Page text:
In a Hong Kong square, hundreds gathered against police use of tear gas on Sunday.
Families with their children carrying placards and yellow balloons following a week of relative calm.
(SOUNDBITE) (Cantonese), 30-YEAR-OLD PURCHASING MANAGER AND MOTHER OF ONE, PEARL CHAN, SAYING: "It bothers everyone from kids to adults.
It's as if entire society needs to come to a halt, people don't dare to come out on account of the risk of tear gas." Their message does not seem to have been heard.
Elsewhere, police fired volleys of tear gas and deployed pepper spray.
- marking the end to a lull in violence since district elections a week ago that delivered an overwhelming victory to pro-democracy candidates.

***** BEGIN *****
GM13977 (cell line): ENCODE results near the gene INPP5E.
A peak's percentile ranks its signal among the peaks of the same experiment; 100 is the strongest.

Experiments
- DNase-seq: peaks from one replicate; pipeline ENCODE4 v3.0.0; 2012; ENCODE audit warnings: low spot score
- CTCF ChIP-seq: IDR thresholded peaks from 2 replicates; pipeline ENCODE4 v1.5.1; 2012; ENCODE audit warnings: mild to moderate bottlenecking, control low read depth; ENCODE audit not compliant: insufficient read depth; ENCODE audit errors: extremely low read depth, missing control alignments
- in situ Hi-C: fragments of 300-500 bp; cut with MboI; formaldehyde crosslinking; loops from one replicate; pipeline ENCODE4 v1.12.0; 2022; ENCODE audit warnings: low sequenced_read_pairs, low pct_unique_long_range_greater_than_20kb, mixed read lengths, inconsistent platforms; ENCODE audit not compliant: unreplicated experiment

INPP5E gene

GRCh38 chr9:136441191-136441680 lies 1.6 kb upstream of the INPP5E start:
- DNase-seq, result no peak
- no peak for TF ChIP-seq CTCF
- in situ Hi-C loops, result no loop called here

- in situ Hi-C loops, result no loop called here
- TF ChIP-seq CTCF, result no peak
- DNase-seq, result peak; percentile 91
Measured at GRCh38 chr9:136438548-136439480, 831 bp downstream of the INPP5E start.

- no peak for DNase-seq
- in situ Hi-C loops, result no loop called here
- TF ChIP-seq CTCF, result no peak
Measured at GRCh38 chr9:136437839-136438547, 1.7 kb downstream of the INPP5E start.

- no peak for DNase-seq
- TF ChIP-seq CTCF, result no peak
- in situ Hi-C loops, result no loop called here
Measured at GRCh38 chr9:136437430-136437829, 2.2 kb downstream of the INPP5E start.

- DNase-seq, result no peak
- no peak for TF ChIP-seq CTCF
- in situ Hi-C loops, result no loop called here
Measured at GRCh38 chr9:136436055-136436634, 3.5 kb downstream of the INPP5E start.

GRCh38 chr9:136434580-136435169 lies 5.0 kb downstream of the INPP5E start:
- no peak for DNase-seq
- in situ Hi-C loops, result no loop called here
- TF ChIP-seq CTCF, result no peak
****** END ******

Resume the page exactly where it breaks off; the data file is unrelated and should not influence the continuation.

Activists have pledged to maintain the momentum of their movement, and on Sunday thousands were marching, urging people not to forget the reason to protest - anger at perceived Chinese meddling in Hong Kong's freedoms. That march followed another earlier in the day to the U.S. consulate where the American national anthem was sung as a thanks to President Donald Trump.
Trump has recently signed into law two bills that would ban exports of anti-riot munitions to China and impose possible sanctions based on its handling of Hong Kong, which drew a sharp rebuke from Beijing's foreign ministry.
(SOUNDBITE) (English) TEACHER, RAMA CHAN, 30, SAYING: "The U.S. and China have many trade issues and U.S. can put very big pressure to China to give Hong Kong democracy." But at a rival pro-China rally they weren't so keen with this Beijing backer saying that Hong Kongers don't need to rely on the U.S. and that Hong Kong is China's Hong Kong.